Hollywood’s New Idea is Remaking ‘Superbad’ Over and Over

This week, the trailers for Booksmart and Good Boys went live on the internet. The former is a high school comedy about two socially awkward girls hoping to cut loose at a high school party. The latter concerns three socially awkward middle school boys trying to figure out the intricacies of kissing and the mystery of fitting in with cool kids. Both are predicated on the comic potential of adolescent awkwardness.

They also look a lot like Superbad, only flipped for gender and age.

Superbad writer and supporting actor Seth Rogen produced Good Boys. Based on the trailer, it looks like Superbad in middle school form—the boys are obsessed with kissing, discover sex toys and even have a funny run in with a cop in a convenience store. It almost feels like a prequel about the hijinks McLovin & company got into before their one black friend moved out of town. Broadly, it’s like Superbad in sixth grade.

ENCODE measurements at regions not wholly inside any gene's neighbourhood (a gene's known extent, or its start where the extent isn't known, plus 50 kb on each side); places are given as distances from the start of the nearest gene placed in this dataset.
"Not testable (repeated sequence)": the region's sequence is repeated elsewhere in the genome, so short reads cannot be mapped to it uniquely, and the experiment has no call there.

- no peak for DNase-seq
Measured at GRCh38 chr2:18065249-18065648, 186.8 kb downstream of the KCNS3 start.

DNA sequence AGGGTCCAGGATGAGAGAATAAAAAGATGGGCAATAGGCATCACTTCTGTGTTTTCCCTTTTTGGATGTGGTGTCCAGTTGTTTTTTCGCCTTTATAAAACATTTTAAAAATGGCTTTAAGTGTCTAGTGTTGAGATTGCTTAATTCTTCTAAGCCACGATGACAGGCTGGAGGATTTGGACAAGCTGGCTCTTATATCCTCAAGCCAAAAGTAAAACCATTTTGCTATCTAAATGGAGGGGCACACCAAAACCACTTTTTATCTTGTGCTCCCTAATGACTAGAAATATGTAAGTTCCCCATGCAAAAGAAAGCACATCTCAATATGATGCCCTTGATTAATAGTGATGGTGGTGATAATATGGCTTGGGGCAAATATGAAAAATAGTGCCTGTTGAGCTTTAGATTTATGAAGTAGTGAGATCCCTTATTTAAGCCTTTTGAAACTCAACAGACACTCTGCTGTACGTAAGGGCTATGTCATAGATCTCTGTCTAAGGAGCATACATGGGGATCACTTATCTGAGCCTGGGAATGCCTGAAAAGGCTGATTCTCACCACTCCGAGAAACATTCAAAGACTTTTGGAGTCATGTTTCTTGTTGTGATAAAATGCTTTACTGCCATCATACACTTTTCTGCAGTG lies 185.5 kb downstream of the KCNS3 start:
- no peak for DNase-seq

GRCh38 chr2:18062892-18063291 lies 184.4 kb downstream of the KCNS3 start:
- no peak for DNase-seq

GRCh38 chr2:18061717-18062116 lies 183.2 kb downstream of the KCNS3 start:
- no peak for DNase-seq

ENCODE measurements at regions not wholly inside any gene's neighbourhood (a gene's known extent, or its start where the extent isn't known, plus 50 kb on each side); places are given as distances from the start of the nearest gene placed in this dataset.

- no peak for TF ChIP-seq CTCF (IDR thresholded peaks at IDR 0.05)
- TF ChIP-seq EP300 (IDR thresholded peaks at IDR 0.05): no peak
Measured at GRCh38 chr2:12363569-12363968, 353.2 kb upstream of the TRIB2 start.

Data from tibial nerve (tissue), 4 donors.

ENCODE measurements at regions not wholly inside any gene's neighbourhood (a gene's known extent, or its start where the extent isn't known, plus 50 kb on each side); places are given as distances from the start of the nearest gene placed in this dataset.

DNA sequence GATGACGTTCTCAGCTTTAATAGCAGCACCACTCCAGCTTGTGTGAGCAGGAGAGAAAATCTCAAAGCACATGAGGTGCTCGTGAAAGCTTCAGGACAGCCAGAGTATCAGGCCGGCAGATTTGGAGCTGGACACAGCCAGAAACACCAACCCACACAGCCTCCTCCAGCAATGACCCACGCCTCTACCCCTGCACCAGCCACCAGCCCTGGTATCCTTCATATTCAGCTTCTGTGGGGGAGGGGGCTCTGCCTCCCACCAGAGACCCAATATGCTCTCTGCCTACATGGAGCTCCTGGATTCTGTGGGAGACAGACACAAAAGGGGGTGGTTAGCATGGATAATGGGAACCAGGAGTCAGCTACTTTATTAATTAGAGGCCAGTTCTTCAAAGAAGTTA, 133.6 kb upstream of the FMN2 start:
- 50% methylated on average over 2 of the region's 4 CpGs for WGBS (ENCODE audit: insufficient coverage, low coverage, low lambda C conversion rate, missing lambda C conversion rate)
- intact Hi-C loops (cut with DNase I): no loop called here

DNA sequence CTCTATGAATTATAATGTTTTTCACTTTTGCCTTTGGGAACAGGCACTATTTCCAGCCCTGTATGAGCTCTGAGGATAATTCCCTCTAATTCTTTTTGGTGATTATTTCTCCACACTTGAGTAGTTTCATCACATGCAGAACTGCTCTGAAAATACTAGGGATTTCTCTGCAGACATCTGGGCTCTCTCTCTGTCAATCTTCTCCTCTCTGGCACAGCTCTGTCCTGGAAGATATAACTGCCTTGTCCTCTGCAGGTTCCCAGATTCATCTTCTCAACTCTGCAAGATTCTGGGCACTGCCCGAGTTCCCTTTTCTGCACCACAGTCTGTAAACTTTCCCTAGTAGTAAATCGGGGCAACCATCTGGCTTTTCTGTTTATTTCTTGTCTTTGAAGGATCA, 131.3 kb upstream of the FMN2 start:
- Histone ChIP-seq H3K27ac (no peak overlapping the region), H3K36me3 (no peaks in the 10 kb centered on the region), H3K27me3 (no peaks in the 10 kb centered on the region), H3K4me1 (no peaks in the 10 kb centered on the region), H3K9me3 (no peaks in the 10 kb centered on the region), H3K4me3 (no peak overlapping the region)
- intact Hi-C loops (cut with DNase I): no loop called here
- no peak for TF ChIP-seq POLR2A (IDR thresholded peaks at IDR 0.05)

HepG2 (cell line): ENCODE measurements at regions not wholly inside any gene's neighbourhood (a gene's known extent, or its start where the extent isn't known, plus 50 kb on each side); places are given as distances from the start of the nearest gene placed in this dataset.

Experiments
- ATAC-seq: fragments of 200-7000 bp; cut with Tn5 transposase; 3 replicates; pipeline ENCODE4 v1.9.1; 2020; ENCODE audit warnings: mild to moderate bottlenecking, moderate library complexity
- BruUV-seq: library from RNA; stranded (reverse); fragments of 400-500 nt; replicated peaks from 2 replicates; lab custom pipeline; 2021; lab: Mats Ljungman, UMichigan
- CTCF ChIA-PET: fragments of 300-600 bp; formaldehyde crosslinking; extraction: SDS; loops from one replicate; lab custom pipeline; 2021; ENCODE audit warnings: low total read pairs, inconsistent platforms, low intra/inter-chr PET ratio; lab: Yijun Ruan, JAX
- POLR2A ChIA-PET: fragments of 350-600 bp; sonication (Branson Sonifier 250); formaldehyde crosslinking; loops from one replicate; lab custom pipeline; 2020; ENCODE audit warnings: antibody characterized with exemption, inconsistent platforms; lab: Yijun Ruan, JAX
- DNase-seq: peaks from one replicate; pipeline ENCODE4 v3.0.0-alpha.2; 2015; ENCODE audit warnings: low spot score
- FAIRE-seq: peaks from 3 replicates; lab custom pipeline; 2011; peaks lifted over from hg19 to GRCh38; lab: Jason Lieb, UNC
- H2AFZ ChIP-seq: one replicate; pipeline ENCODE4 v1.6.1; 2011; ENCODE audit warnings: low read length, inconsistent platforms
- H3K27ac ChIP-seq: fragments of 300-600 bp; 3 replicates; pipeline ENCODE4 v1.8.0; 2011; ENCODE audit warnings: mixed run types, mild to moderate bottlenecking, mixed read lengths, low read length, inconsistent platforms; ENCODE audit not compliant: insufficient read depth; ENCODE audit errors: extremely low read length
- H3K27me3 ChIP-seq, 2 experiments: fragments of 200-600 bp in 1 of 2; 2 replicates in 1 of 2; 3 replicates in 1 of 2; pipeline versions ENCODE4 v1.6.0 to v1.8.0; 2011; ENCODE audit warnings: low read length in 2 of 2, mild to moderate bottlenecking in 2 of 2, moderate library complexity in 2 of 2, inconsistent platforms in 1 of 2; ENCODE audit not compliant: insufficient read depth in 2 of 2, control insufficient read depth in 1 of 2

Booksmar, stars Beanie Feldstein, the sister of Superbad star Jonah Hill. The girls’ ages match up with more closely with Superbad, and the plot—buttoned-up, socially cloistered high school seniors awkwardly pursue sex and drugs during the last throes of a tight high school friendship—seems nearly identical. It’s not a perfect parallel—Booksmart’s LGBT plotline is entirely unique, for example—but you’re still not wrong to describe the trailer as Superbad with girls nonetheless.

Booksmart will surely mine humor from female sexuality and orientation. Good Boys’ defining factor will be watching tween actors wade through adult content. But in total, their similarities are greater than their differences—both trailers even used DJ Shadow’s “Nobody Speaks” featuring Run the Jewels, apparently the new anthem for good kids going bad.

It’s easy to see why filmmakers want to repeat Superbad. Kids will always enjoy watching other kids fuck around, get into trouble, learn about sex and deal with everyday life. Making the main characters awkward creates opportunities for humor. The plot, awkward teens suffer misadventures and examine their friendship en route to a wild, cool kids party, is too basic for copyright protection. So maybe we should look forward to dozens of more variations on Superbad to come.